As we saw above, the result of an overdose does not always blindside us. In fact, sometimes we sadly see it coming, which is why it's often a burdening responsibility taken on by loved ones to help a user get into treatment, especially against the person's will. But not everyone can spot these signs, and the indicators can vary from person to person.

In our study, the death of a significant other was the last overdose death we'd expect. The relationships where signs of trouble were most palpable were in that of co-workers and friends, both at around 50 percent expectancy. In other words, nearly half of our respondents who had a friend die of an overdose said the overdose was expected.

Is It a Choice?

With nearly 200 Americans dying from overdoses daily, the debate on our predisposition to addiction has come into question. Some argue that it is genetic, while others say it's environmental or a combination of both factors. But where do people who've been exposed to its horror firsthand stand on this debate versus those who have not? We found that those who've known somebody who has died from an overdose were nearly 10 percent less likely to think drug addiction is a choice than those who had never known a person who died from an overdose.

One Last Message

In hindsight, whether the signs were there or not, a drug overdose can usually mean that the victim was struggling in their life. While we know it's a combination of biology, environment, and development that can lead to addiction, the ones left behind can often feel guilt over not confronting the situation when they had a chance. We asked, if given the chance, what people would say to the victim they knew. Their words may ignite action from those who presently know somebody struggling.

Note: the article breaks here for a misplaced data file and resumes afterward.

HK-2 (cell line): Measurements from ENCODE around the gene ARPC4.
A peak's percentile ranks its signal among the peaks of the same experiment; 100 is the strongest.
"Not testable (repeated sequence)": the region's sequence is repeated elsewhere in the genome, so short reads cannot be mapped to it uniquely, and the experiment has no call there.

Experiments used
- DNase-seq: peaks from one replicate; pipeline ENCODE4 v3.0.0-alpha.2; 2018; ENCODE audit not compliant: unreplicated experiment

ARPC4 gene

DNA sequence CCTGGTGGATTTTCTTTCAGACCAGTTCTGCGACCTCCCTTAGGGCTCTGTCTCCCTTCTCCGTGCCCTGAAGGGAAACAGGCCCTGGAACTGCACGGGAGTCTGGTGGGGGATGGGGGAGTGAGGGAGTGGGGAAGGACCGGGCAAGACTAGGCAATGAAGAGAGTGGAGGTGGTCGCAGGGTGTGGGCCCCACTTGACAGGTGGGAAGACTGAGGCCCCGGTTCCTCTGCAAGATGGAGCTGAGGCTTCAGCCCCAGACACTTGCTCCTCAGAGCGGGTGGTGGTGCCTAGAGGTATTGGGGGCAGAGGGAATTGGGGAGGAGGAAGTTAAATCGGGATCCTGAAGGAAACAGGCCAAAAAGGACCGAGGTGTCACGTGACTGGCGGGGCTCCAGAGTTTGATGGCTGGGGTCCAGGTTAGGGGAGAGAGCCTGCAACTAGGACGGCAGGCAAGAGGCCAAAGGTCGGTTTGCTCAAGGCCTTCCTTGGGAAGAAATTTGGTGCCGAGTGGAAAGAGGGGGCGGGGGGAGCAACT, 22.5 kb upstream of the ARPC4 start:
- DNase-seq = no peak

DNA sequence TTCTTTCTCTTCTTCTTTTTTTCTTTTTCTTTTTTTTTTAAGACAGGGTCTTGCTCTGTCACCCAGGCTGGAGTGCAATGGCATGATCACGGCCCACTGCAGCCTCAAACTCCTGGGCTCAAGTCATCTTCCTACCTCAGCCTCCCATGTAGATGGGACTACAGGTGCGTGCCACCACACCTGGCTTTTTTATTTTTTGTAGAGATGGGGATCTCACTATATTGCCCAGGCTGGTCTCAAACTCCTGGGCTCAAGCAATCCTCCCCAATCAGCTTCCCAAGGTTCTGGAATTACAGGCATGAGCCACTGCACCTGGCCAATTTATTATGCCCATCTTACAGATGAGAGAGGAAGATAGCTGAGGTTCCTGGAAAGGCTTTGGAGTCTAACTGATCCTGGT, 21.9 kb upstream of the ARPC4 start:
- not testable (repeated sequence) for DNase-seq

Pain Left Behind

According to our research, the likelihood you will personally know somebody who dies from a fatal drug overdose is astoundingly high – and, chances are, you may not be entirely surprised by the outcome. But what does this mean? It means some of us may be aware that our personal connections are struggling, in which case treatment could potentially avert tragedy. If you think somebody you know may be struggling with some form of addiction, learn from our survey participants who've lost someone in their life, and don't be afraid to reach out and offer help. That may come in the form of rehabilitation or by sharing this article so someone else can help a person they know.

Methodology

We used Amazon Mechanical Turk to collect responses from 1,013 people. Fifty-one percent of respondents were male, and 49 percent were female. Participants ranged in age from 18 to 80 with a mean of 37 and a standard deviation of 12. The survey contained attention checks. We had 17 respondents who answered that a significant other had passed away from a drug overdose, and, thus, these numbers may not represent the larger population. These data were not weighted, therefore these results should be taken as exploratory. As such, we hope this preliminary research may pave the way for a larger and more definitive study to be done.

Fair Use Statement

Every day, Americans are dying from fatal drug overdoses, and whether we struggle personally with addiction or not, more than half of us will personally say goodbye to someone who becomes a statistic. If you know somebody who has ever lost the fight to addiction, or if you want to see these numbers lessen, you can start by sharing this article for noncommercial purposes and linking back to this page.